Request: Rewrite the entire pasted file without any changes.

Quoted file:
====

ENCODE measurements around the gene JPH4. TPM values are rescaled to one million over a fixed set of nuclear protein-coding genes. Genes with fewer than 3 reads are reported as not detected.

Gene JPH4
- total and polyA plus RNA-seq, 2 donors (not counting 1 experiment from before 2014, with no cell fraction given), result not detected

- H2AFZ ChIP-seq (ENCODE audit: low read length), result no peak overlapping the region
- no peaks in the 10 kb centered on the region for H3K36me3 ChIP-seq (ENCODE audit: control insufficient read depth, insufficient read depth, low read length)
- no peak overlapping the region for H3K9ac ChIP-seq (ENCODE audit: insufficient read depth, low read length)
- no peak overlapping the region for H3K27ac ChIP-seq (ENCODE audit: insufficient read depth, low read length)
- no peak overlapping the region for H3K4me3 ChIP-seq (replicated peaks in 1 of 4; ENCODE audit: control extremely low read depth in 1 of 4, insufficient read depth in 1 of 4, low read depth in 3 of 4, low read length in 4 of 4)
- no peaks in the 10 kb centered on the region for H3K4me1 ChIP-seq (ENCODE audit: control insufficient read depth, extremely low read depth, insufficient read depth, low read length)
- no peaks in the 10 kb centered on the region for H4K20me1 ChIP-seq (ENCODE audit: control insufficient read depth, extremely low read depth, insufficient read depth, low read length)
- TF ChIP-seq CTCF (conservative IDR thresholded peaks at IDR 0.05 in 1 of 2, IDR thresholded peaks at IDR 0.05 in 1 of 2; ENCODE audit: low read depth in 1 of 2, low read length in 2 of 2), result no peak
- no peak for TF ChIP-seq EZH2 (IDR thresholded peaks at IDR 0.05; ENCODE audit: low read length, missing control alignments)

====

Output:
ENCODE measurements around the gene JPH4. TPM values are rescaled to one million over a fixed set of nuclear protein-coding genes. Genes with fewer than 3 reads are reported as not detected.

Gene JPH4
- total and polyA plus RNA-seq, 2 donors (not counting 1 experiment from before 2014, with no cell fraction given), result not detected

- H2AFZ ChIP-seq (ENCODE audit: low read length), result no peak overlapping the region
- no peaks in the 10 kb centered on the region for H3K36me3 ChIP-seq (ENCODE audit: control insufficient read depth, insufficient read depth, low read length)
- no peak overlapping the region for H3K9ac ChIP-seq (ENCODE audit: insufficient read depth, low read length)
- no peak overlapping the region for H3K27ac ChIP-seq (ENCODE audit: insufficient read depth, low read length)
- no peak overlapping the region for H3K4me3 ChIP-seq (replicated peaks in 1 of 4; ENCODE audit: control extremely low read depth in 1 of 4, insufficient read depth in 1 of 4, low read depth in 3 of 4, low read length in 4 of 4)
- no peaks in the 10 kb centered on the region for H3K4me1 ChIP-seq (ENCODE audit: control insufficient read depth, extremely low read depth, insufficient read depth, low read length)
- no peaks in the 10 kb centered on the region for H4K20me1 ChIP-seq (ENCODE audit: control insufficient read depth, extremely low read depth, insufficient read depth, low read length)
- TF ChIP-seq CTCF (conservative IDR thresholded peaks at IDR 0.05 in 1 of 2, IDR thresholded peaks at IDR 0.05 in 1 of 2; ENCODE audit: low read depth in 1 of 2, low read length in 2 of 2), result no peak
- no peak for TF ChIP-seq EZH2 (IDR thresholded peaks at IDR 0.05; ENCODE audit: low read length, missing control alignments)